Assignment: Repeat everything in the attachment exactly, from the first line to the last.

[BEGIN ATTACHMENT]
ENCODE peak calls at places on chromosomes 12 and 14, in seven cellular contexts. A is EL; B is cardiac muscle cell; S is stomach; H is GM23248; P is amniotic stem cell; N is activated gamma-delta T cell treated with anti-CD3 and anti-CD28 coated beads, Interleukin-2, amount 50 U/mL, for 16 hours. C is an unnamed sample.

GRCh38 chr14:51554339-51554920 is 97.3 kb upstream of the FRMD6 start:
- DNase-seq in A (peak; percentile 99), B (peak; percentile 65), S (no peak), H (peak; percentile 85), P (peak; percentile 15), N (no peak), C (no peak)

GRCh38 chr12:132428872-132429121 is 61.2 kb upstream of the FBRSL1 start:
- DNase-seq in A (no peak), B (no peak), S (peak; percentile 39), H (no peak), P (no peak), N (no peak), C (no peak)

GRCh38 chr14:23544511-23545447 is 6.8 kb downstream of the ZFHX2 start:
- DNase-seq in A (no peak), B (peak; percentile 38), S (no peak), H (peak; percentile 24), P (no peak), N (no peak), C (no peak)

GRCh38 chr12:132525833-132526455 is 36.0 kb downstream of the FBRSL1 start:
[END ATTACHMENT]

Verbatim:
ENCODE peak calls at places on chromosomes 12 and 14, in seven cellular contexts. A is EL; B is cardiac muscle cell; S is stomach; H is GM23248; P is amniotic stem cell; N is activated gamma-delta T cell treated with anti-CD3 and anti-CD28 coated beads, Interleukin-2, amount 50 U/mL, for 16 hours. C is an unnamed sample.

GRCh38 chr14:51554339-51554920 is 97.3 kb upstream of the FRMD6 start:
- DNase-seq in A (peak; percentile 99), B (peak; percentile 65), S (no peak), H (peak; percentile 85), P (peak; percentile 15), N (no peak), C (no peak)

GRCh38 chr12:132428872-132429121 is 61.2 kb upstream of the FBRSL1 start:
- DNase-seq in A (no peak), B (no peak), S (peak; percentile 39), H (no peak), P (no peak), N (no peak), C (no peak)

GRCh38 chr14:23544511-23545447 is 6.8 kb downstream of the ZFHX2 start:
- DNase-seq in A (no peak), B (peak; percentile 38), S (no peak), H (peak; percentile 24), P (no peak), N (no peak), C (no peak)

GRCh38 chr12:132525833-132526455 is 36.0 kb downstream of the FBRSL1 start: